Egypt’s fragile tourism sector braces for virus impact

10 Mar 2020

Egypt’s tourism industry — key to the country’s economy — has shown signs of recovery in recent years Fewer tourists expected from Arab countries, ‘especially those coming from Kuwait and Saudi Arabia’

CAIRO: Just when Egypt’s crucial tourism sector was recovering from years of political tumult and jihadist attacks, the industry finds itself bracing for a potential buffeting by the new coronavirus.
The guesthouse where Bassam Hamimi works in archaeologically rich southern Egypt usually hosts numerous tourists from China, but since the outbreak of the deadly virus, far fewer have arrived.
“There were heaps more Chinese before. But since the coronavirus appeared in China, their absence has been felt here,” Hamimi said recently in a Nubian village near Aswan, 900 kilometers (560 miles) south of Cairo, a popular destination for tourists.
Many flights that would have carried visitors to Egypt have been canceled amid efforts to slow the spread of the novel coronavirus.
The virus had infected over 110,000 people worldwide and killed more than 3,800 as of Monday, disrupting travel and delivering a blow to the global economy far beyond its Chinese epicenter.
Hamimi said he was concerned that a dip in tourists visiting Pharaonic temples would hit his income, a worry shared by many in the country.
Egypt has not been spared the virus’ spread, reporting on Sunday the country’s — and Africa’s — first fatality from the illness, a 60-year-old German tourist who died in the Red Sea resort town of Hurghada.
At the end of February, several countries, including France and Canada, announced infections among people who had visited Egypt.
The north African nation had reported 55 infections by Monday, a number that includes 45 from the cruise ship “A-Sara,” docked near the southern city of Luxor, the beating heart of Pharaonic tourism.
“Preventative measures that countries have taken with regards to travel because of the virus will for sure affect the tourism sector” in Egypt, Adela Ragab, a former deputy tourism minister, said.
But, she added, “it’s hard to predict what will happen. We can really (start to) assess the situation if Easter bookings are affected in April.”
Egypt’s tourism industry — key to the country’s economy — has shown signs of recovery in recent years, after the 2011 revolution, a 2013 coup and the 2015 downing of a Russian airliner by the Daesh group hit visitor arrivals.
Though still far off the 14.7 million recorded in 2010, Egypt welcomed 11.3 million arrivals in 2018, compared with just 5.3 million in 2016.
Revenues from the sector grew to $12.6 billion between 2018 and 2019, compared to $10 billion the previous year, according to the central bank.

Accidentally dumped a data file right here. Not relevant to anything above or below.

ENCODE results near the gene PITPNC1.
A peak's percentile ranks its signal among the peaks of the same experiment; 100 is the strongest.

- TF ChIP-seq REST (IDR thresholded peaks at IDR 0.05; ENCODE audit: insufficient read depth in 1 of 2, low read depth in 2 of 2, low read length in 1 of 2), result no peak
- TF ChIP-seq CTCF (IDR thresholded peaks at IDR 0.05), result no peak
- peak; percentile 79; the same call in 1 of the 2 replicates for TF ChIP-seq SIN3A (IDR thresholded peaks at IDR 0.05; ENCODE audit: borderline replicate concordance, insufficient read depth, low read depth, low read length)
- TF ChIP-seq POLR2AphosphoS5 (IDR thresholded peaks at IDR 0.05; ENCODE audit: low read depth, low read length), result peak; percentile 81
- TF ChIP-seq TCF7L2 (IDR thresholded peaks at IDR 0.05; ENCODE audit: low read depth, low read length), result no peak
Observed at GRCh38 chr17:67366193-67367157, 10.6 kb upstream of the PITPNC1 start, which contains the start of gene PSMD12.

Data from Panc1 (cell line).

Egyptian authorities have taken measures to forestall the spread of the virus.
State television has broadcast numerous images of the disinfection of Cairo’s metro and trains.
The government is remaining upbeat for now.
“Tourist activities are proceeding normally in Luxor... as thousands of visitors have flocked onto its different archaeological sites,” the tourism ministry said Monday.
Speaking to reporters in Luxor on Sunday alongside Health Minister Hala Zayed, Tourism Minister Khaled El-Enany said tourists were still arriving in droves.
“You have seen the numbers yourselves, the buses, the queues: tourism is still very stable in Luxor ... everything is going well so far,” he said.
Former president of the Federation of Chambers of Tourism, Ilhami Al-Zayyat, said there had been “a slight uptick in cancelations so far from countries” including China and Italy, another country heavily affected by the virus.
“But we still have Americans, British, Australians and South Americans coming,” he said.
He added, however, that he expected fewer tourists from Arab countries, “especially those coming from Kuwait and Saudi Arabia,” which have placed restrictions on travelers from Egypt due to the virus.
Egyptian authorities had on Saturday reported moving 45 suspected cases — 33 passengers and 12 crew — from the stricken “A-Sara” cruise ship into isolation on land, without specifying what happened to the others aboard.
Matt Swider, an American cruise passenger who tested positive for the virus, documented on Twitter his transfer to a north coast hospital aboard a military jet, saying the staff had been “extremely friendly.”
The scores of foreign tourists on the ship, including American, French and Indian nationals, as well as Egyptian crew, had been quarantined aboard the ship, passengers on board said.
Health Minister Zayed said passengers who tested negative were free to leave after 24 hours, though two travelers AFP spoke to on Monday said they were still in quarantine.
On Monday, 340 tourists coming from Greece aboard a Maltese ship were tested for the virus.

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